Half a croissant, on a plate, with a sign in front of it saying '50c'
h a l f b a k e r y
This is what happens when one confuses "random" with "profound."

idea: add, search, annotate, link, view, overview, recent, by name, random

meta: news, help, about, links, report a problem

account: browse anonymously, or get an account and write.

user:
pass:
register,


                       

Blind Persons GPS

A super accurate GPS Navigation system for the sight impaired.
 
(0)
  [vote for,
against]

I was running the other day (waddling more like) and noticed a blind person being told where he was going by another person and it occured to me that if they made a super accurate speaking GPS device(also with vibration alert!) Then "blind" people could preset their destination and the GPS would guide them along. Letting them know if they were not travelling straight along a path (more than 1/2 a metre from where they should be in any direction) where the roads to cross are etc etc. It wouldn't need to be much bigger than a palm pc/ipaq and could also incorporate telephone etc. It could hang on a belt or something leaving hands free to carry a cane (to detect changes in path surfaces. I guess they could programme in their own warnings on various paths (stuff not included on GPS database i.e. low hanging branch, annoying dog.) Guide dogs need to be trained along certain routes and otherwise act as collision detection, this would enable additional routes to downloaded quickly and easily.
Peticelli, Oct 14 2003

GPS to Help the Blind Navigate http://www.esa.int/...OS1VED_index_0.html
"More autonomy for blind people thanks to satellite navigation." [Detly, Oct 04 2004]

[link]






       This would only work if every sidewalk and intersection were plotted in the GPS, which is not currently the case. Consumer GPS devices are only accurate to about 5 metres, so think the blind person is going to be walking off a lot of curbs.   

       The system also can't take into account random obstacles, such as garbage cans, parked cars and other things.   

       In all, I think that a guide dog, which can account for all of these things, is still a better choice.
Cedar Park, Oct 14 2003
  

       Actually, this is baked, in an experimental sense. A combination of GPS and some other technology to overcome [CP]'s point. I'll see if I can find it.   

       Oh look, fourth link on a google search. Fancy that.   

       "The accuracy given by GPS is not precise enough and not guaranteed. A new tool, developed by ESA could be the breakthrough: EGNOS (European Geostationary Navigation Overlay Service). EGNOS corrects the GPS signals and gives an accuracy of 2 m while GPS provides an accuracy of only 15 to 20 m. It also warns the users of any problem with the signal thus giving integrity information."
Detly, Oct 14 2003
  

       It was my understanding that the US Military had deliberately made GPS inaccurate for everyone but them (and their allies) why should your enemy benefit too soon from GPS. However, I believe that the inaccuracy had been lifted in the last 2 years due to the diversified use of GPS. Thus I thought that GPS was more accurate now and could be used for such a purpose. Re: random objects I do mention that they should carry a cane or something to detect those types of things. My general idea was that they should be able to travel from A to B without need of anyone but themselves (AND GPS Navigator AND collision avoidance system). Maybe such a system AND a dog would work well, certainly GPS could orienent a blind person fairly accurately as to their location, a user specific system would have to be notated according to the needs of the specific group (i.e. car navigation doesn't usually include foot paths etc)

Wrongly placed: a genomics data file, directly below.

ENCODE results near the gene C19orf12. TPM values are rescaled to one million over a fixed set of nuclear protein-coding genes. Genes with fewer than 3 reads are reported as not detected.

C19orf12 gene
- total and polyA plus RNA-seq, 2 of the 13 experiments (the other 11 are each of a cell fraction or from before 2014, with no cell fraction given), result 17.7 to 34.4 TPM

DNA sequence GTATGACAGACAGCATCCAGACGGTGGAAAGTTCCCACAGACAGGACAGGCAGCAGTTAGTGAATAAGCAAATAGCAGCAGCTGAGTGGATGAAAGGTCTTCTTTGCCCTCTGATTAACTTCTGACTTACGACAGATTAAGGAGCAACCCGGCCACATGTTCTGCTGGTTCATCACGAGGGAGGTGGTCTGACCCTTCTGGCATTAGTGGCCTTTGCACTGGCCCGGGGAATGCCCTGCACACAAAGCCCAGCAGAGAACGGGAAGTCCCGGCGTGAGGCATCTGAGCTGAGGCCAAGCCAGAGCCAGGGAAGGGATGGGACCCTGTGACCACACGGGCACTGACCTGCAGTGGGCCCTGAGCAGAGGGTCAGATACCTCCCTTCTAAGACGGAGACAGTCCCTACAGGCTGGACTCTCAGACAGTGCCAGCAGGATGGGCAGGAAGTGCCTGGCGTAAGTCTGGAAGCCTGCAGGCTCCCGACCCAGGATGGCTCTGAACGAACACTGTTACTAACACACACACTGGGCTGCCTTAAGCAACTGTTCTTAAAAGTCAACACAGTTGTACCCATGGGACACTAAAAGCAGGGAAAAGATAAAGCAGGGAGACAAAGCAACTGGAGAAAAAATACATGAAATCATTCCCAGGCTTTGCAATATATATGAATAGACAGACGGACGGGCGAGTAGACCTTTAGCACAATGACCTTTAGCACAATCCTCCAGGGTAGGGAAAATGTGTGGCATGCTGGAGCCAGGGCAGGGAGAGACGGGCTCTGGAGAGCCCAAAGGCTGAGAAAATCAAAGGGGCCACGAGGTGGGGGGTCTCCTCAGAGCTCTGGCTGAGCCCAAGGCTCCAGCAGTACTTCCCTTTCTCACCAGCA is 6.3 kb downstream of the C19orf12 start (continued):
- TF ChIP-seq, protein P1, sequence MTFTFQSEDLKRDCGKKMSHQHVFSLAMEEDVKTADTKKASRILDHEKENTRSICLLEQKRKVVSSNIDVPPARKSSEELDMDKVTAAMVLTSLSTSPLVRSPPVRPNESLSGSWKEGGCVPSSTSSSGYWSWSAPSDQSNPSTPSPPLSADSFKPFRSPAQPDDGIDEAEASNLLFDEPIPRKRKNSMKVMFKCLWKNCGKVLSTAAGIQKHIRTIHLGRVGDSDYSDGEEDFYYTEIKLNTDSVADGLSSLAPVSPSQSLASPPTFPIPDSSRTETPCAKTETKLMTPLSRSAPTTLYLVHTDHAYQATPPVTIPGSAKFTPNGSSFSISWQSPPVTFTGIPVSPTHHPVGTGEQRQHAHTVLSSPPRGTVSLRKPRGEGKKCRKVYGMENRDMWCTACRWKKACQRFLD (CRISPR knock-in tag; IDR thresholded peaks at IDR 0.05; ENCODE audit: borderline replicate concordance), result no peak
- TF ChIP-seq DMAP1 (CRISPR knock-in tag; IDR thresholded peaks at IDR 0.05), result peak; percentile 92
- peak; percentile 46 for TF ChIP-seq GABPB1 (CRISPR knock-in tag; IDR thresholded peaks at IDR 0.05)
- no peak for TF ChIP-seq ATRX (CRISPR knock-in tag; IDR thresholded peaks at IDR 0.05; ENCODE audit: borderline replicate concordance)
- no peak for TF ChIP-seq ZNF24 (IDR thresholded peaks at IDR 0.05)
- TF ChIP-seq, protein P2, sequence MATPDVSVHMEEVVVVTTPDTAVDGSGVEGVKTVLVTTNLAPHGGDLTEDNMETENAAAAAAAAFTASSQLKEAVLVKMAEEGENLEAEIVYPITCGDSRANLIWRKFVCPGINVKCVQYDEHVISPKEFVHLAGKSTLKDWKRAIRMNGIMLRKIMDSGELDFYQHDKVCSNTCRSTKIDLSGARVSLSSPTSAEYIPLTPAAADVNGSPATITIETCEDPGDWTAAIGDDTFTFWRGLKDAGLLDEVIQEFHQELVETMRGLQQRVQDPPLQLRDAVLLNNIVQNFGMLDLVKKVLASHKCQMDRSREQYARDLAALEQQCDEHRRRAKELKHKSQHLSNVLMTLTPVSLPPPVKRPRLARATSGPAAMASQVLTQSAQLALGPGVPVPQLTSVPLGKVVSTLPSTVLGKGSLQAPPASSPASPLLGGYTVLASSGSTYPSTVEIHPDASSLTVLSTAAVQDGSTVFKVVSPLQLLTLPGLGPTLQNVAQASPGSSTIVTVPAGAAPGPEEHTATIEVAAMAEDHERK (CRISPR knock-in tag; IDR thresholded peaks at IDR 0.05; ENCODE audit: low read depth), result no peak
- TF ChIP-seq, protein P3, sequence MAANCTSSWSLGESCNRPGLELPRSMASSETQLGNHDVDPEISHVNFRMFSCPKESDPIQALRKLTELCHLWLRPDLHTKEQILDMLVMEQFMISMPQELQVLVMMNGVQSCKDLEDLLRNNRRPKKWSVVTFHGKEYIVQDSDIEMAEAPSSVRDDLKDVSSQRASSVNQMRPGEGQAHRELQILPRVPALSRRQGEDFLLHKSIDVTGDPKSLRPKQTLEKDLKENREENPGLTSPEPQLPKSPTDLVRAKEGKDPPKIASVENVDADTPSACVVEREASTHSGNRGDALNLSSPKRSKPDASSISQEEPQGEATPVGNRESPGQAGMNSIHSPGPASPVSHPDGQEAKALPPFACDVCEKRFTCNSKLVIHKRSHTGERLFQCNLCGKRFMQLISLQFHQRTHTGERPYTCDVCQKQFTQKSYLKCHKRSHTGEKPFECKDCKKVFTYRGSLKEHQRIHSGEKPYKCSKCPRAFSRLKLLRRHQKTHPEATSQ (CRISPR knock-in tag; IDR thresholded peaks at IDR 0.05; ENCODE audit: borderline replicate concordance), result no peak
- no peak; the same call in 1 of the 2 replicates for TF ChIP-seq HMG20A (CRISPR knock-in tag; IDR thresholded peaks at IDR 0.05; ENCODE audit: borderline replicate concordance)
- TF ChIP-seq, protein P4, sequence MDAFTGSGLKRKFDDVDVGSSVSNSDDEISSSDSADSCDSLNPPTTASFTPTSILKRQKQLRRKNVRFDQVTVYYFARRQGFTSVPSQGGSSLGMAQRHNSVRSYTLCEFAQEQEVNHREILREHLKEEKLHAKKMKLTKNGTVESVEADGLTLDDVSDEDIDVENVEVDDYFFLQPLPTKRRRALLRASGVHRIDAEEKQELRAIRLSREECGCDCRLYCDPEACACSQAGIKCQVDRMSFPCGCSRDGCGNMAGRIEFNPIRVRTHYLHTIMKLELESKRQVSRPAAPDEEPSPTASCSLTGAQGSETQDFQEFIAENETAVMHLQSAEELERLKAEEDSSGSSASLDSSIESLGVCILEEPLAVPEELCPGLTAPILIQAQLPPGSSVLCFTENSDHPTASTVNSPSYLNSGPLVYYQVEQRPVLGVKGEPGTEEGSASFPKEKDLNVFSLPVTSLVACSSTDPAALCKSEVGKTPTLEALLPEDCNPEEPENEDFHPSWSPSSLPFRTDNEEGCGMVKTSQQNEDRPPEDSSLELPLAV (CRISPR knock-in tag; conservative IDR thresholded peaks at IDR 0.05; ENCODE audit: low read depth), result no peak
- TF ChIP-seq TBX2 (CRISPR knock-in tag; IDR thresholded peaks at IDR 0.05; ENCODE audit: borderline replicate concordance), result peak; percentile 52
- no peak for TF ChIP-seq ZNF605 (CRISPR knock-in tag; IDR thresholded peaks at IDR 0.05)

Peticelli, Oct 16 2003
  

       Imagine seeing a totally blind person groping along with his cane, then somehow ducking just at the right time to avoid a low-hanging branch. How mystifying!
phundug, Oct 16 2003
  

       rrghghgh Blind Person's GPS or Blind Persons' GPS ? just chose (-)
neilp, Oct 16 2003
  

       [neilp] No, it's not owned by blind people, it is designed for blind people. "Persons" is a synonym of "people" which is the plural form of "person."   

       If you want to complain about "persons", complain about the fact that each device is intended to be used by one person. For example, a "people mover" which moves lots of people simultaneously, could be called a "persons mover", but such a device designed to move only one person should be called a "person mover", so this device should be called a "blind person GPS."   

       "Blind Persons GPS" would be correct if the idea was to augment the GPS system to broadcast additional information for blind people (for example, real time updated info about the state of crosswalk signals). In that case, the one system would be designed for all blind people and could therefore be accurately called "Blind Persons GPS."   

       Geesh, some people sure are picky :)
scad mientist, Oct 16 2003
  

       I think you have to throw in a radar/sonar guidance system for this to work well.   

       [I thought someone had suggested a blind person's sonar screen here before, but I don't find it.]
DrCurry, Oct 16 2003
  

       [scad] surely a people mover is called a people mover because we're moving a collective, not a plural ?
neilp, Oct 16 2003
  

       It's a good idea, but you don't have to have it talking - you could have it poke their hand or something.
my-nep, Oct 20 2003
  

       (blind person making a wrong turn) Ow! Damned hand-poking GPS.
Worldgineer, Oct 20 2003
  
      
[annotate]
  


 

back: main index

business  computer  culture  fashion  food  halfbakery  home  other  product  public  science  sport  vehicle